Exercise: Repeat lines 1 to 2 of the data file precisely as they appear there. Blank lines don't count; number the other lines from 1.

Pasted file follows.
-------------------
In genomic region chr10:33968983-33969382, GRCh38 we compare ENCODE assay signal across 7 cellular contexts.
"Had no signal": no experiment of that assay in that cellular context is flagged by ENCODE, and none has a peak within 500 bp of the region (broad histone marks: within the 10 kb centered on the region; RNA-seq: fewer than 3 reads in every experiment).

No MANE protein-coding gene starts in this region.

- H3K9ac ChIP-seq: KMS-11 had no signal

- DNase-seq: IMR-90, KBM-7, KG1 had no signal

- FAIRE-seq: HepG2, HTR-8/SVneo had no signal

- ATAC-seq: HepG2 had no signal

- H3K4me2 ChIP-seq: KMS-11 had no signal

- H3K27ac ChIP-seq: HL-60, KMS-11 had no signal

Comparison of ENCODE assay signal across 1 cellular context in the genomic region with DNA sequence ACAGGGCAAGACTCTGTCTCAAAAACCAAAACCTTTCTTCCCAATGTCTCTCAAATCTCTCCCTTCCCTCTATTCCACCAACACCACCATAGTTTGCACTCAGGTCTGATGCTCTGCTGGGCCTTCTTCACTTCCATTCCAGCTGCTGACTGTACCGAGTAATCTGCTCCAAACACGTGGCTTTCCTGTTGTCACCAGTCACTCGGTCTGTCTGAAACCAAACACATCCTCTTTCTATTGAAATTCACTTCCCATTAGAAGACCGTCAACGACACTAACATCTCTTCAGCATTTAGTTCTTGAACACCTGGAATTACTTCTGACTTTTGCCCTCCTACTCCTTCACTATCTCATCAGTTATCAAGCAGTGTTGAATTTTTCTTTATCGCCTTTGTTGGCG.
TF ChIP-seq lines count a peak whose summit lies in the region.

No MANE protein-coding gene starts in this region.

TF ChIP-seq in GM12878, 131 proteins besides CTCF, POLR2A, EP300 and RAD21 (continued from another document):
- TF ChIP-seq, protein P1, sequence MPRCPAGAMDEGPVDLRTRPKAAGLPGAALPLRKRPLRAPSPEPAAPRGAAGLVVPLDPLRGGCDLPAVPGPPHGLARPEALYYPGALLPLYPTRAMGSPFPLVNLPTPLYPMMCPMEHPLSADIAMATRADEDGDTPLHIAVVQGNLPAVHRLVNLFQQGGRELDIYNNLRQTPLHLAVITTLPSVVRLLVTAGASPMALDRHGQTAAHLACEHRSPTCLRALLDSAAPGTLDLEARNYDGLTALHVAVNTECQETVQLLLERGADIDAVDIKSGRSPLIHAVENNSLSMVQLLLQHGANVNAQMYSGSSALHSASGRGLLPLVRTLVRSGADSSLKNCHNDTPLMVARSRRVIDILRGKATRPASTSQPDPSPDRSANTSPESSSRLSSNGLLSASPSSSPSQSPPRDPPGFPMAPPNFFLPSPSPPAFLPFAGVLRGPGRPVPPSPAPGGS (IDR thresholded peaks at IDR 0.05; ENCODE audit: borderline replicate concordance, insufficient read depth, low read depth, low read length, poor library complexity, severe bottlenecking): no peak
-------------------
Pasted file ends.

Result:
In genomic region chr10:33968983-33969382, GRCh38 we compare ENCODE assay signal across 7 cellular contexts.
"Had no signal": no experiment of that assay in that cellular context is flagged by ENCODE, and none has a peak within 500 bp of the region (broad histone marks: within the 10 kb centered on the region; RNA-seq: fewer than 3 reads in every experiment).